A small impediment, to be sure, one that grew steadily less. People grew familiar with the strange idea that they could be expected, in times like these, to take an interest in a hunger artist, and with this familiarity the verdict went out against him. He might fast as much as he could, and he did so; but nothing could save him now, people passed him by. Just try to explain to anyone the art of fasting! Anyone who has no feeling for it cannot be made to understand it. The fine placards grew dirty and illegible, they were torn down; the little notice board showing the number of fast days achieved, which at first was changed carefully every day, had long stayed at the same figure, for after the first few weeks even this small task seemed pointless to the staff; and so the artist simply fasted on and on, as he had once dreamed of doing, and it was no trouble to him, just as he had always foretold, but no one counted the days, no one, not even the artist himself, knew what records he was already breaking, and his heart became heavy. And when once in a while some leisurely passer-by stopped, made merry over the old figure on the board and spoke of swindling, that was in its way the stupidest lie ever invented by indifference and inborn malice, since it was not the hunger artist who was cheating, he was working honestly, but the world was cheating him of his reward.
MANY MORE DAYS went by, however, and that too came to an end. An overseer’s eye fell on the cage one day and he asked the attendants why this perfectly good cage should be left standing there unused with dirty straw inside it; nobody knew, until one man, helped out by the notice board, remembered about the hunger artist. They poked into the straw with sticks and found him in it. “Are you still fasting?” asked the overseer, “when on earth do you mean to stop?” “Forgive me, everybody,” whispered the hunger artist; only the overseer, who had his ear to the bars, understood him. “Of course,” said the overseer, and tapped his forehead with a finger to let the attendants know what state the man was in, “we forgive you.” “I always wanted you to admire my fasting,” said the hunger artist. “We do admire it,” said the overseer, affably. “But you shouldn’t admire it,” said the hunger artist. “Well then we don’t admire it,” said the overseer, “but why shouldn’t we admire it?” “Because I have to fast, I can’t help it,” said the hunger artist. “What a fellow you are,” said the overseer, “and why can’t you help it?” “Because,” said the hunger artist, lifting his head a little and speaking, with his lips pursed, as if for a kiss, right into the overseer’s ear, so that no syllable might be lost, “because I couldn’t find the food I liked. If I had found it, believe me, I should have made no fuss and stuffed myself like you or anyone else.” These were his last words, but in his dimming eyes remained the firm though no longer proud persuasion that he was still continuing to fast.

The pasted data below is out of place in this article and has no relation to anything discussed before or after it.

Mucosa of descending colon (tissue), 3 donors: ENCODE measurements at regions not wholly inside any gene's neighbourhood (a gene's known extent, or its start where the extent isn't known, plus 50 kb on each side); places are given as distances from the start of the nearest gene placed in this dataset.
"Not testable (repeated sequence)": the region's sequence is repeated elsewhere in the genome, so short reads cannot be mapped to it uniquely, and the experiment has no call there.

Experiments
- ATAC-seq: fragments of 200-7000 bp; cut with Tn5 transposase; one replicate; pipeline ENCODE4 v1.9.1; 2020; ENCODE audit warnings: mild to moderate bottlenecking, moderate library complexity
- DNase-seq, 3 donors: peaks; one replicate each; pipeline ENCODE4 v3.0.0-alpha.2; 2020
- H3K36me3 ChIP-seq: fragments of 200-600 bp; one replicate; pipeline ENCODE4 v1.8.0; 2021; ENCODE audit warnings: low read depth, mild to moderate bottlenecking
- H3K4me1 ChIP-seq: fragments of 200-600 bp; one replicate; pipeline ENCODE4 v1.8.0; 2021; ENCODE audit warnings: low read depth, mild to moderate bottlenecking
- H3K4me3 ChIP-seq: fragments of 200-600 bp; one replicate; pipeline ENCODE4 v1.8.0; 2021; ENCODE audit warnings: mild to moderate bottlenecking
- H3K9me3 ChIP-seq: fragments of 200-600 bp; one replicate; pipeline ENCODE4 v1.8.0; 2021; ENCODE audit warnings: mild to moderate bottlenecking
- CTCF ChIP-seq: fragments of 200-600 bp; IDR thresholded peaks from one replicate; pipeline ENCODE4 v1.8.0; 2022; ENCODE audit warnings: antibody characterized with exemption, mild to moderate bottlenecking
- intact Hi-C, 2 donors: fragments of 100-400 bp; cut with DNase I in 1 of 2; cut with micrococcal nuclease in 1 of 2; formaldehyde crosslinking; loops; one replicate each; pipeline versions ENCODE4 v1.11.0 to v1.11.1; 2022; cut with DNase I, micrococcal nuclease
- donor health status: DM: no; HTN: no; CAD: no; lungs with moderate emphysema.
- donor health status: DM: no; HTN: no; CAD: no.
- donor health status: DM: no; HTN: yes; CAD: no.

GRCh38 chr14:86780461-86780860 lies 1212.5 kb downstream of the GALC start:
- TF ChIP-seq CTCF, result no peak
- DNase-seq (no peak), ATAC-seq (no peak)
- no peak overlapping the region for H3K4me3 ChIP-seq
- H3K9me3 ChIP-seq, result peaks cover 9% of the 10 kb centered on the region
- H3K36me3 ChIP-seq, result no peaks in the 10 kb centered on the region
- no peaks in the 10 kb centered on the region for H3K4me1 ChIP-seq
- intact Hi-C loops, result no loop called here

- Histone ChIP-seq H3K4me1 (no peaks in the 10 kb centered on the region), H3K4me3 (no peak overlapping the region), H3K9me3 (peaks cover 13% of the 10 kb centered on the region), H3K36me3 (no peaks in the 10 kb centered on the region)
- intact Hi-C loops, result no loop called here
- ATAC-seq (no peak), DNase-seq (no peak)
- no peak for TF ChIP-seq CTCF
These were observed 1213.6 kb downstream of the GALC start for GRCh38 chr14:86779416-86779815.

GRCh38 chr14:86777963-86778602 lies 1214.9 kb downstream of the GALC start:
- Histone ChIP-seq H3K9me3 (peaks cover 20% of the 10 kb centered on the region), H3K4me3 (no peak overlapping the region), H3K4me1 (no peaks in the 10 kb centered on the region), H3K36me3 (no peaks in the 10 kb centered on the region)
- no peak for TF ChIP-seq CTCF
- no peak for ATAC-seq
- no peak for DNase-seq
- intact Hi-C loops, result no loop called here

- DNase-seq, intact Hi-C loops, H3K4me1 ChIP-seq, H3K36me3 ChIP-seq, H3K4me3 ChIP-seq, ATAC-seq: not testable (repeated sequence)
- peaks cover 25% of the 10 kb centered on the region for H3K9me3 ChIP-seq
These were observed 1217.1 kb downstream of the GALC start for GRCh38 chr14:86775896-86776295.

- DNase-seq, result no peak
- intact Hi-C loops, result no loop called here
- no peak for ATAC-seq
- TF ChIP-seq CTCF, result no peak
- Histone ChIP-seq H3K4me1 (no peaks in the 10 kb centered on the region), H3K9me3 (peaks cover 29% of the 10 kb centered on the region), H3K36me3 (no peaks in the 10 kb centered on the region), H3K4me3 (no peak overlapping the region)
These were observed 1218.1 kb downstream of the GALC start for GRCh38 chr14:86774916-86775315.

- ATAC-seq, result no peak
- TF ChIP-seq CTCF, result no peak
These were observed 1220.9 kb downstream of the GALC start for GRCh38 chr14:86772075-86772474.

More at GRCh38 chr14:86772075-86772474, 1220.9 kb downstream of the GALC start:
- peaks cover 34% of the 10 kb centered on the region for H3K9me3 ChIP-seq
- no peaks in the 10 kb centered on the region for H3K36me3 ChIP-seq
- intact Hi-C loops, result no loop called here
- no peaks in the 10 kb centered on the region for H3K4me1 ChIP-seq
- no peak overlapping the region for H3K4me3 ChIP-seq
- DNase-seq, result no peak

“Well, clear this out now!” said the overseer, and they buried the hunger artist, straw and all. Into the cage they put a young panther. Even the most insensitive felt it refreshing to see this wild creature leaping around the cage that had so long been dreary. The panther was all right. The food he liked was brought to him without hesitation by the attendants; he seemed not even to miss his freedom; his noble body, furnished almost to the bursting point with all that it needed, seemed to carry freedom around with it too; somewhere in his jaws it seemed to lurk; and the joy of life streamed with such ardent passion from his throat that for the onlookers it was not easy to stand the shock of it. But they braced themselves, crowded round the cage, and did not want ever to move away.
Questions for Discussion
The following questions were taken and combined from two twenty-five-year-old literature textbooks:
1. The hunger artist in this story has been variously interpreted as a symbol for
(a) the artist in the modern world—poet, painter, or musician
(b) a religious mystic, priest, or holy man
(c) spirit—i.e., the spiritual element in man
What evidence or details can be found in the story to support one or the other of these readings? Why would Kafka select an expert in fasting rather than someone (say, a singer or a priest) whose profession would make the author’s intent clearer? Of what significance is the shift in popular taste, on which the story pivots, in terms of historical perspective? Of what significance, according to each interpretation, are the incomprehension of the audiences, the attitudes of children, the cage, the artist’s final disclaimer that he fasts because he can’t help it, the panther? Must the reader choose between the above interpretations or are all three possible?
2. What is the hunger artist’s relationship to his audiences? Even though his greatest achievements involve a deep inwardness and withdrawal, why does he nevertheless seem to need the audiences?
3. How does Kafka manage to achieve such a bizarre and dreamlike effect with dry and factual prose?
4. Should the hunger artist be admired for his passionate and single-minded devotion to his art or condemned for his withdrawal from humanity and his sickness of will? Why? In this connection, what is the significance of the panther put in the cage after the artist’s death?
5. Explain the attitudes of the hunger artist toward his art, toward “the permanent watchers,” toward the impressario, toward his audience.
6. What is the principal motivation of the impressario, and how does it differ from the hunger artitst’s?
7. What are the motivations of the audience? What attitudes do they display toward the hunger artist and his performance?
8. Kafka’s story says something about the relationship of the ideal and the actual in this life. Phrase a thematic statement that will fit the story. Express it first in general terms, then in a more specific statement concerning the relationships between artists, artistic performances, and audiences.